By: Cavanaugh & Co Taxes
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1. Starting dateTechnically, RMDs don’t have to begin until April 1 of the year following the year in which you turn 70½. For example, if you turned 70½ this year on July 15, you don’t have to take an RMD for the 2017 tax year until April 1, 2018. However, RMDs are due by Dec. 31 of each subsequent year (after you turn 70½), so you would have to make a “double payment” in 2018 if you don’t take an RMD in 2017.
2. Amount of RMDsThe amount of the RMD is based on your account balance in the prior tax year and special life expectancy tables provided by the IRS. In other words, RMDs for 2017 are generally based on account values as of Dec. 31, 2016, and your life expectancy. The financial institution handling your account will usually do the calculation for you if you ask.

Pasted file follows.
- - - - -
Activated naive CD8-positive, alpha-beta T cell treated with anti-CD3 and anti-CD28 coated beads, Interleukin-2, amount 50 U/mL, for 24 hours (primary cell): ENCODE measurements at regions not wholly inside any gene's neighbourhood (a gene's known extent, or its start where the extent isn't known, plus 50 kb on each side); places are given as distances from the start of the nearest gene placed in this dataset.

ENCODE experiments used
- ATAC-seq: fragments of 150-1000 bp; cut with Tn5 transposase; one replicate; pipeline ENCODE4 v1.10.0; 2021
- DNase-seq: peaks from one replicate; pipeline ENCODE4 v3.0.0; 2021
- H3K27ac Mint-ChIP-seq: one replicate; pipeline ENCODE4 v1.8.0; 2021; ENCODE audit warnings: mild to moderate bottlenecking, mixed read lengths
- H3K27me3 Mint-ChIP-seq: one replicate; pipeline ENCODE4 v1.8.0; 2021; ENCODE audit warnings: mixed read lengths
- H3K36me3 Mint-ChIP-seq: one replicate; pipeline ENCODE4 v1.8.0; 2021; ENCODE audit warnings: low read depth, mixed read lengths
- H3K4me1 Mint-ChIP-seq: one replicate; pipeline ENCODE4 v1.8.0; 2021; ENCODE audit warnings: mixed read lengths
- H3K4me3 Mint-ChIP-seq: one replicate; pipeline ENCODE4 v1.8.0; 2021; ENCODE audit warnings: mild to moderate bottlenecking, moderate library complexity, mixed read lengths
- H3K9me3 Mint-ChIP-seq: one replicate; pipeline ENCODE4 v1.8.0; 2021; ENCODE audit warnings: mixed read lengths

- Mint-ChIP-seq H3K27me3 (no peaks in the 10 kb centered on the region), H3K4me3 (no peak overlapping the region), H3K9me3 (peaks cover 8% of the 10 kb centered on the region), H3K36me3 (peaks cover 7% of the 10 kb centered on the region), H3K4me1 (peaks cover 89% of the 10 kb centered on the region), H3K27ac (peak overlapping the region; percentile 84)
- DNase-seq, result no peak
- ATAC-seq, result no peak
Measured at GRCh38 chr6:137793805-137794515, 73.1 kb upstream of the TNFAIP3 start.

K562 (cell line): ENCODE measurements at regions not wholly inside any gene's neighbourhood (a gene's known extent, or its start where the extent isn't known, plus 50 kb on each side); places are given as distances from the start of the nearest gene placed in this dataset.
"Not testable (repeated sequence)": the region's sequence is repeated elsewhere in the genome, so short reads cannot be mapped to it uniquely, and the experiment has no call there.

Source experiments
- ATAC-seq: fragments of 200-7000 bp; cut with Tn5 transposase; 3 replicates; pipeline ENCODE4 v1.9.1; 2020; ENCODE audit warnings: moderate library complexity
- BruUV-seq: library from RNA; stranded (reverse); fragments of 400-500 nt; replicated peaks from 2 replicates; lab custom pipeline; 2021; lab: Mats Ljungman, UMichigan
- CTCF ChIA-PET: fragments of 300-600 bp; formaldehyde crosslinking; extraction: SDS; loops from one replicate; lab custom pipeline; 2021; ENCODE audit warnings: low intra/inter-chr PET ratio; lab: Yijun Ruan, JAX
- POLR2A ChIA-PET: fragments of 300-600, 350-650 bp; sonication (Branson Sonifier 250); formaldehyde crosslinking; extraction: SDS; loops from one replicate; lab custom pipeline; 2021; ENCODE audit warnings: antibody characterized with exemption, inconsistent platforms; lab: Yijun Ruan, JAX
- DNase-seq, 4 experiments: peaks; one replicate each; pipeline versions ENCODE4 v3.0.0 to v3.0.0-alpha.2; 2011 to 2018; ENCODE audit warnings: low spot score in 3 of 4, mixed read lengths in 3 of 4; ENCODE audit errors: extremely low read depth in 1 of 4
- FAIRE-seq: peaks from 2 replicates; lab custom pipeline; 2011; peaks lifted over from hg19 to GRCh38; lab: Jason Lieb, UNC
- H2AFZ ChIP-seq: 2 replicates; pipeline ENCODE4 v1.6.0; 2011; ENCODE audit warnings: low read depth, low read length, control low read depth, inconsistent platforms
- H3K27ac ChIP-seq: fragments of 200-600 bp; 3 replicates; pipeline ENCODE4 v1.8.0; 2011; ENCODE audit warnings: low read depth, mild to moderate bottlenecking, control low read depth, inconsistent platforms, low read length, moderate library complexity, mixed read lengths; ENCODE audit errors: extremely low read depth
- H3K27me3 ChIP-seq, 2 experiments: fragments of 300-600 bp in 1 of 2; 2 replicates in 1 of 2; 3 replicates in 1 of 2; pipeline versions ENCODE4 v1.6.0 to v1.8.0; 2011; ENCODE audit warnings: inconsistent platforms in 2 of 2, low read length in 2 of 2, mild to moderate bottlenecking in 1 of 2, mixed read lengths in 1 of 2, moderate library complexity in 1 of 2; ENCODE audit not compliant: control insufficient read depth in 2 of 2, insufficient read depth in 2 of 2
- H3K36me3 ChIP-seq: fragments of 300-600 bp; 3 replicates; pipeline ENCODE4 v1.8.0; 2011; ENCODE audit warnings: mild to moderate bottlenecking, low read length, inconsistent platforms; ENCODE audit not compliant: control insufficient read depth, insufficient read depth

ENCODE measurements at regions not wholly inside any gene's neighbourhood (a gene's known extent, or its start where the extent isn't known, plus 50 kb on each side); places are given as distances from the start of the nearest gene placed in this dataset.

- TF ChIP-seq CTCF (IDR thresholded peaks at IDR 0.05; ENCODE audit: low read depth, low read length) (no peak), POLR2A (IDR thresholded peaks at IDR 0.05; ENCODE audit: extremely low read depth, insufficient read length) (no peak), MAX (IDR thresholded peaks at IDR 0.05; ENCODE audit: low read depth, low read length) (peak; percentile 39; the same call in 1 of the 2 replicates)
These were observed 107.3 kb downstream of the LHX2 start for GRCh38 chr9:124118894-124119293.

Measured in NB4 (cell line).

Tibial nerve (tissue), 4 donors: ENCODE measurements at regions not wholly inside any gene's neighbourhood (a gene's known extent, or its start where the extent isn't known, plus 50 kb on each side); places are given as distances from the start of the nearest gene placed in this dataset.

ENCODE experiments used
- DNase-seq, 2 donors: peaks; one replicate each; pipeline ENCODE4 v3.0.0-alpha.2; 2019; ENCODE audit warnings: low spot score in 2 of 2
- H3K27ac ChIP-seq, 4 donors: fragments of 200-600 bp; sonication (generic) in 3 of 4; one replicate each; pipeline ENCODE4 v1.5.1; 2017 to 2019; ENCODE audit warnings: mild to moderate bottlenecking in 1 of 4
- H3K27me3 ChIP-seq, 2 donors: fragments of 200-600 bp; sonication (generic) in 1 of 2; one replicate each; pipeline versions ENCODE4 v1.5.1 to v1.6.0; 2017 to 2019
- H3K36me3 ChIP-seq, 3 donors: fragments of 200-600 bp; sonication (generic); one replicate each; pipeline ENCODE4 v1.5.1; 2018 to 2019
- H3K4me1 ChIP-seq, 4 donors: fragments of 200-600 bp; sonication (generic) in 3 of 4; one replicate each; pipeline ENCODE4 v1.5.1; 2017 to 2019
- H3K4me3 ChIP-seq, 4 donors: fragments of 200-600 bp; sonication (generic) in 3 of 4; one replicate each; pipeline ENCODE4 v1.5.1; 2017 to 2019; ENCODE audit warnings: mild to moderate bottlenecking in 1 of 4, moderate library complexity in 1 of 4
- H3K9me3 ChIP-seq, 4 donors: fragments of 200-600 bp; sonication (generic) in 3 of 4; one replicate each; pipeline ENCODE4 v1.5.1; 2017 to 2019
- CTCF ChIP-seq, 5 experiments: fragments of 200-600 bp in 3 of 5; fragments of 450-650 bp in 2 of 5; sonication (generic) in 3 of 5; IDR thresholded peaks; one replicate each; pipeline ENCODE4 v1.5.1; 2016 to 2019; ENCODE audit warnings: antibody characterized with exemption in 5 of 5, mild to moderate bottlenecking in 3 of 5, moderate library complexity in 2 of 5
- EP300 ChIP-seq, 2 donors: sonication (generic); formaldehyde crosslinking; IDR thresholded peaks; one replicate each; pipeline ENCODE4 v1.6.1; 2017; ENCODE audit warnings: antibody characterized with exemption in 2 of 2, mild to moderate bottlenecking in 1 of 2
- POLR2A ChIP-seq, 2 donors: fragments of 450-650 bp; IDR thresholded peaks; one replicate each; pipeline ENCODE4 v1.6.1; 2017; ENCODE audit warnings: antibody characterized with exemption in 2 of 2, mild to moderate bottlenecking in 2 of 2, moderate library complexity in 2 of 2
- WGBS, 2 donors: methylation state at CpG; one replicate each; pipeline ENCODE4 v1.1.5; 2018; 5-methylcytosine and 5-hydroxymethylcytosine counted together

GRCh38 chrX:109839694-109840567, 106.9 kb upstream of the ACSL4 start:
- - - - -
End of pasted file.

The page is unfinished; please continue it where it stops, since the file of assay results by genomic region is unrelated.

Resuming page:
3. “Still working” exceptionIf you’re still working for the employer providing a 401(k) where you’re required to take an RMD, you can skip this obligation if you don’t own 5 percent or more of the company. But you still must take RMDs from any other employer plan where you have assets, and from all of your IRAs. These are just three factors that may affect RMDs this year. The stakes are high, so make sure you comply with all the rules. Call us if you have questions about tax obligations related to your RMDs.
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